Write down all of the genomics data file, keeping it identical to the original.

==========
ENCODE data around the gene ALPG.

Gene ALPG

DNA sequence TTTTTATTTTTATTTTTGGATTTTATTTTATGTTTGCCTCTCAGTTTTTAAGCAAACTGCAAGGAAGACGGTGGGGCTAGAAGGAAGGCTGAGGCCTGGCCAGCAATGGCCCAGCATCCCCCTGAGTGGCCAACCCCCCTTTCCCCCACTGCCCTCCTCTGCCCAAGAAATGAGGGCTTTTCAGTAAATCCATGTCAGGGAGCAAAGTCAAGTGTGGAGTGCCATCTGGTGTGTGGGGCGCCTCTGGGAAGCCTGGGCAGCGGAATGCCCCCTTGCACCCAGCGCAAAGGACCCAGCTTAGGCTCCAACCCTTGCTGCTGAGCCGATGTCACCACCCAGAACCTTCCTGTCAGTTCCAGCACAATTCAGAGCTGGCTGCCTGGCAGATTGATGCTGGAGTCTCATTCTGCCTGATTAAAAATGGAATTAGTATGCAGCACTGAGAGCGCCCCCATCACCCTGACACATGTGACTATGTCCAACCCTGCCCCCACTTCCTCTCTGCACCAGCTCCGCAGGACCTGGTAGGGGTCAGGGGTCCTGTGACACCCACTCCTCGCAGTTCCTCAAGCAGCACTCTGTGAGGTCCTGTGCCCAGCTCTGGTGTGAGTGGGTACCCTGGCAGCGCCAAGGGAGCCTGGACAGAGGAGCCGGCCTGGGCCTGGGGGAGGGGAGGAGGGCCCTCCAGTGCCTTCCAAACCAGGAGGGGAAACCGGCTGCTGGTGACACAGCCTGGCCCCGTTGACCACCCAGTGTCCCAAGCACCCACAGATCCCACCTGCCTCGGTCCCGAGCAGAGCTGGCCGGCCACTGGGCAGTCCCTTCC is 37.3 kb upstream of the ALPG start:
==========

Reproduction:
ENCODE data around the gene ALPG.

Gene ALPG

DNA sequence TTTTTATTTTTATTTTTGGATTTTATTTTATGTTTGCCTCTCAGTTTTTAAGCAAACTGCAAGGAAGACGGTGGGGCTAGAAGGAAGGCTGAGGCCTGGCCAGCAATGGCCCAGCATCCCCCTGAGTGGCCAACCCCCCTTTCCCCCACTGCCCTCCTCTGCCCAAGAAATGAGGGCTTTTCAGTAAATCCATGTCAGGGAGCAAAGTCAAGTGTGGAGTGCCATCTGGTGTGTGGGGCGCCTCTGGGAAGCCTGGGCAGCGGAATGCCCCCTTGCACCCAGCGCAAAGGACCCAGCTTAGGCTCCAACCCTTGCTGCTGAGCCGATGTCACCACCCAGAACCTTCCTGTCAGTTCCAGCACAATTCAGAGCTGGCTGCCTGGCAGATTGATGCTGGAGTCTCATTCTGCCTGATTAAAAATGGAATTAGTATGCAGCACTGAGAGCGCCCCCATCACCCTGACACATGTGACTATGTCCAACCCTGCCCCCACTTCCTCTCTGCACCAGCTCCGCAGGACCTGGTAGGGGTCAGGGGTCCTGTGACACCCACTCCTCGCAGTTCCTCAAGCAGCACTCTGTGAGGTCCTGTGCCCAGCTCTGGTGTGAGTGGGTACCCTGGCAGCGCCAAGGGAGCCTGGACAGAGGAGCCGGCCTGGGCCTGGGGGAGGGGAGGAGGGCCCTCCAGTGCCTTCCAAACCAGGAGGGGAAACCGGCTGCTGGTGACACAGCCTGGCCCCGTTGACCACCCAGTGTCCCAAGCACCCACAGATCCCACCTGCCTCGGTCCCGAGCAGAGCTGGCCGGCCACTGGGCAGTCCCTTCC is 37.3 kb upstream of the ALPG start: